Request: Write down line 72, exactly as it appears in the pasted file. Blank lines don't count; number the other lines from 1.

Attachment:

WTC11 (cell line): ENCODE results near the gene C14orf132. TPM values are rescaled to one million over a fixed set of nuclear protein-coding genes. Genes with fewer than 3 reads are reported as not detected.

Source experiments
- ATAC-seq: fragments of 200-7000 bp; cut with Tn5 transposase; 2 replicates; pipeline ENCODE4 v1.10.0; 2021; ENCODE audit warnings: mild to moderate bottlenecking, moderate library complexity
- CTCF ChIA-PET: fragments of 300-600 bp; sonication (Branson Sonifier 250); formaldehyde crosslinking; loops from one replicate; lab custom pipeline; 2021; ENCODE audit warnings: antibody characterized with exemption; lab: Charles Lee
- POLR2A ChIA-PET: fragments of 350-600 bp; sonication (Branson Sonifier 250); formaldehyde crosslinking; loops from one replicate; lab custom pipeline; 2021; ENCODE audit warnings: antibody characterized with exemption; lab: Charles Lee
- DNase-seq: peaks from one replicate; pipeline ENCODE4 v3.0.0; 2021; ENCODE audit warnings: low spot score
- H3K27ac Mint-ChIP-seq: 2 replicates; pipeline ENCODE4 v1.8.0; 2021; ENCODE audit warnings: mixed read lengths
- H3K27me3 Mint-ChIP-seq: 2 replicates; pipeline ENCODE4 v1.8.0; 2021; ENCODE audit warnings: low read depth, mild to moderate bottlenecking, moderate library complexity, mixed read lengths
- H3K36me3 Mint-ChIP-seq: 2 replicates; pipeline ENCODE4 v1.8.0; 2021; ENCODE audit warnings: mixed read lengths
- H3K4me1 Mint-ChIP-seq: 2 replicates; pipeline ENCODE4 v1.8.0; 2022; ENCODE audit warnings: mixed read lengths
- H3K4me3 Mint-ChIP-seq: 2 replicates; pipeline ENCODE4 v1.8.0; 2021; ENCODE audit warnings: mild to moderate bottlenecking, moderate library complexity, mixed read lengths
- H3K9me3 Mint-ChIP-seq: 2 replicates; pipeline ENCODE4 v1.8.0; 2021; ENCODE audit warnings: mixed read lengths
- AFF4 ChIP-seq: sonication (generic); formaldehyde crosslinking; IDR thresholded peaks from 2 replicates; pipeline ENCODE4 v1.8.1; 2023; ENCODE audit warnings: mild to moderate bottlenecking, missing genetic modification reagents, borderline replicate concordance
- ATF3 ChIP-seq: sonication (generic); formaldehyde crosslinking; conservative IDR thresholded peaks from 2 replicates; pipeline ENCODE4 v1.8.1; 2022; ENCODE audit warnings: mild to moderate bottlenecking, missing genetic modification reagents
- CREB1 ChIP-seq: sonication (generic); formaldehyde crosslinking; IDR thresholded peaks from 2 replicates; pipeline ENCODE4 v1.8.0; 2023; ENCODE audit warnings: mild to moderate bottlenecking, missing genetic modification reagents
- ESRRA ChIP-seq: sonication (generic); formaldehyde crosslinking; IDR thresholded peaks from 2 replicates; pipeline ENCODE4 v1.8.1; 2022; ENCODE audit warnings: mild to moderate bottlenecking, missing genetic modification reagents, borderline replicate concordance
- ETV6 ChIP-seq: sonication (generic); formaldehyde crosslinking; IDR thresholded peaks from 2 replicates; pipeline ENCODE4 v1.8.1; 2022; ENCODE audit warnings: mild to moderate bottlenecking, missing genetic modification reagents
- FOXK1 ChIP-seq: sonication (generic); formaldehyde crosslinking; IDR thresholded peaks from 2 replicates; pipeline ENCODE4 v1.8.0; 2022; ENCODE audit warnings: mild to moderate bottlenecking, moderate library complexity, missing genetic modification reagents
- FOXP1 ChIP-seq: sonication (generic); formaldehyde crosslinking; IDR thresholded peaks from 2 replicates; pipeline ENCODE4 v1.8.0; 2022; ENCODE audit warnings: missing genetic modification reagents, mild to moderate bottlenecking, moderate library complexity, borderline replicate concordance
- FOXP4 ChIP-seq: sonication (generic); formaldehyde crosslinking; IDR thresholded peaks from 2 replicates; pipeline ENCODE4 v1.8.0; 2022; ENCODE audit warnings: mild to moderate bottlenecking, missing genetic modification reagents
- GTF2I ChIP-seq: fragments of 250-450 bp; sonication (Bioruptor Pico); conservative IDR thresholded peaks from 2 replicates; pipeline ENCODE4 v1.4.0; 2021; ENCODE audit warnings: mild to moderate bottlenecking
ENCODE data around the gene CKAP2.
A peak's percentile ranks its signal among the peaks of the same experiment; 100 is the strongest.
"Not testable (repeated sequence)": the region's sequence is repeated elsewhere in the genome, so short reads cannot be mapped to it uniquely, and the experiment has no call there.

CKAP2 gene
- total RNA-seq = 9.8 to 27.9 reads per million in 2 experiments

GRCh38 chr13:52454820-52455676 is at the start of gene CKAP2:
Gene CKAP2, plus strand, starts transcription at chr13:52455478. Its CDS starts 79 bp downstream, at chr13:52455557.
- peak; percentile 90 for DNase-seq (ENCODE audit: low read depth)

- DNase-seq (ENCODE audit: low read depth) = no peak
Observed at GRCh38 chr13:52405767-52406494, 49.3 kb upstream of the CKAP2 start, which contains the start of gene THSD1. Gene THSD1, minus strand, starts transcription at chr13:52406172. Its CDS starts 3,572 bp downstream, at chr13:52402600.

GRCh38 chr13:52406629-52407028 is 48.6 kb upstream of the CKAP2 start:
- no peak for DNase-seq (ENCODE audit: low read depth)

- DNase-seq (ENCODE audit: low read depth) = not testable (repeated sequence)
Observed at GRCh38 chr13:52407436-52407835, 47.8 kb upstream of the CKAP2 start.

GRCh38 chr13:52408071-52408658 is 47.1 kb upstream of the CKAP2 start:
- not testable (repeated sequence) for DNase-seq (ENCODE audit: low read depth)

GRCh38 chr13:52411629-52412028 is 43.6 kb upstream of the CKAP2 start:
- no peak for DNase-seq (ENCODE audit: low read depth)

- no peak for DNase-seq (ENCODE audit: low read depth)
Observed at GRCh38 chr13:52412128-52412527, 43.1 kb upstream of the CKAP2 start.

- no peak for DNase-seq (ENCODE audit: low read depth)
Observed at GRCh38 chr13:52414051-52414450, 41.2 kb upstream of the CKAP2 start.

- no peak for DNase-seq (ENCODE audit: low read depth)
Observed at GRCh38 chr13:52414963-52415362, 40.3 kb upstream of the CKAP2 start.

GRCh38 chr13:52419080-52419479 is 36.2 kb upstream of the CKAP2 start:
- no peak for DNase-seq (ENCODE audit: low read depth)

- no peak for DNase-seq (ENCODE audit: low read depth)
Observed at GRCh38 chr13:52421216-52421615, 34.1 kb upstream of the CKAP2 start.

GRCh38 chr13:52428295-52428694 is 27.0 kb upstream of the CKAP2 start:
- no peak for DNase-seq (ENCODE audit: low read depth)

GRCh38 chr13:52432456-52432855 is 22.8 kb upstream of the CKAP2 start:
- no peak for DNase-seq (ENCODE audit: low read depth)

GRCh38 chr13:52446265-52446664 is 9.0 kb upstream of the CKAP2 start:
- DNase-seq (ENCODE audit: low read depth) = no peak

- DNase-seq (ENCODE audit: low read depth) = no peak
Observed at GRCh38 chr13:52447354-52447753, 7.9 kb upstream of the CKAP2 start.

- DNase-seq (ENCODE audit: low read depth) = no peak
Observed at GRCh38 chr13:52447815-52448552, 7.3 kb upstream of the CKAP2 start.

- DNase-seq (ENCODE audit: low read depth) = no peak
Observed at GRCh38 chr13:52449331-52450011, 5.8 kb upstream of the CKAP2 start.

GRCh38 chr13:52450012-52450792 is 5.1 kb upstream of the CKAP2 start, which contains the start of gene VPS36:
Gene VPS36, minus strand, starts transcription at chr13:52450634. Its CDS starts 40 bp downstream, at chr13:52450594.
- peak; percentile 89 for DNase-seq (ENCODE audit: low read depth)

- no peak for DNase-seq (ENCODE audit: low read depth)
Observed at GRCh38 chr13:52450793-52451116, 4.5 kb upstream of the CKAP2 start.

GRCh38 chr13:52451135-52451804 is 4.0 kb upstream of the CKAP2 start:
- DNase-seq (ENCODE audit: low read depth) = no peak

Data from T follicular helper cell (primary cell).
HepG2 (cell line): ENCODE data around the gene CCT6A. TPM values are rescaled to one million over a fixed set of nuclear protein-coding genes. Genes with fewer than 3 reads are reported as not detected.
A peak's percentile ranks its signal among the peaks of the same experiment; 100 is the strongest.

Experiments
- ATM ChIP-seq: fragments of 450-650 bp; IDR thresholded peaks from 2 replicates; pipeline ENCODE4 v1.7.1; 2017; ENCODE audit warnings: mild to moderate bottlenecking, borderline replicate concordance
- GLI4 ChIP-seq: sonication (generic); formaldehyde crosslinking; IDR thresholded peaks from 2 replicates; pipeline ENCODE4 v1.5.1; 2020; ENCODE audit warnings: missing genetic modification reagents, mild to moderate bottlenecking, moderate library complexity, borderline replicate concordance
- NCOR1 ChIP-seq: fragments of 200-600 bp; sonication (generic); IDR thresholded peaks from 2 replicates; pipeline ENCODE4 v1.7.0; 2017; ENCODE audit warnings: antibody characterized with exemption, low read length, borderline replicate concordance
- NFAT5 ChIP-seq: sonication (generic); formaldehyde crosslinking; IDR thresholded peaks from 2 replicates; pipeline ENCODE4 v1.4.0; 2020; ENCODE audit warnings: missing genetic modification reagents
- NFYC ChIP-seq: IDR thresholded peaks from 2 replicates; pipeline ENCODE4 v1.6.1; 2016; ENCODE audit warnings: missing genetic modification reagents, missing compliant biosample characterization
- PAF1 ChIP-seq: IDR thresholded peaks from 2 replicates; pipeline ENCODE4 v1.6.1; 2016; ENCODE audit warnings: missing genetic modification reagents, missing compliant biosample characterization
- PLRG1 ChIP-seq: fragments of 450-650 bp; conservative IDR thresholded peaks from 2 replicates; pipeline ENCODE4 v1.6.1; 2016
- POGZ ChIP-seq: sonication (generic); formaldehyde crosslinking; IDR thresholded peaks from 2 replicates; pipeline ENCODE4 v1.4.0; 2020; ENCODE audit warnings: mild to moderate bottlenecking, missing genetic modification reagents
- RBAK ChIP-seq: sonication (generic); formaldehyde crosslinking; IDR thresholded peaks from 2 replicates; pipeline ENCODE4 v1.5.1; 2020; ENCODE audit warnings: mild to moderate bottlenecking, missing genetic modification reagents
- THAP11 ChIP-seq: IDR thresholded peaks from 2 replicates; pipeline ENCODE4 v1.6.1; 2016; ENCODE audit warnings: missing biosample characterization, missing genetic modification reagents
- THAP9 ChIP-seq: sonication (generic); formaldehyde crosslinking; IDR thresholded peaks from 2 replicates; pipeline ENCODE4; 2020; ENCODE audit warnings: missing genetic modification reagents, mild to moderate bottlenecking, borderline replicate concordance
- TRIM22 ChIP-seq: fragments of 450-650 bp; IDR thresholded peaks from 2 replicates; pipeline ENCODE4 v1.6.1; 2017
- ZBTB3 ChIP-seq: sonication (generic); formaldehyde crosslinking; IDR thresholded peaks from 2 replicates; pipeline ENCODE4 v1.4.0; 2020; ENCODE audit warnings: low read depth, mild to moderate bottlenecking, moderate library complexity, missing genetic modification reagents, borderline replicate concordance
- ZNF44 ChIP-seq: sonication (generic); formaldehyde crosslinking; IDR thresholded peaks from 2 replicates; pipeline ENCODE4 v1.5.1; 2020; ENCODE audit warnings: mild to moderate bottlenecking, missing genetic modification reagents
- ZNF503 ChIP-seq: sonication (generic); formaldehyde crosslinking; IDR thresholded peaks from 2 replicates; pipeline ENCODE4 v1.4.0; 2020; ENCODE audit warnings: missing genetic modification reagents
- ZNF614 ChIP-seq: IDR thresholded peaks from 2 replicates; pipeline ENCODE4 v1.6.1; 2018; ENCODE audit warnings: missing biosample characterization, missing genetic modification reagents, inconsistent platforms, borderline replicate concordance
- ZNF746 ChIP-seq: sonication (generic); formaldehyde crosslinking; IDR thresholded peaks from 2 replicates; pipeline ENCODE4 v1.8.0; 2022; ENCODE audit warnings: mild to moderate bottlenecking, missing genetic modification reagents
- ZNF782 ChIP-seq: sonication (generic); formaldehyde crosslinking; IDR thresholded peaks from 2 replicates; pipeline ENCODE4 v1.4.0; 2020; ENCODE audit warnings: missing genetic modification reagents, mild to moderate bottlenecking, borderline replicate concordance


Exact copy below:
Experiments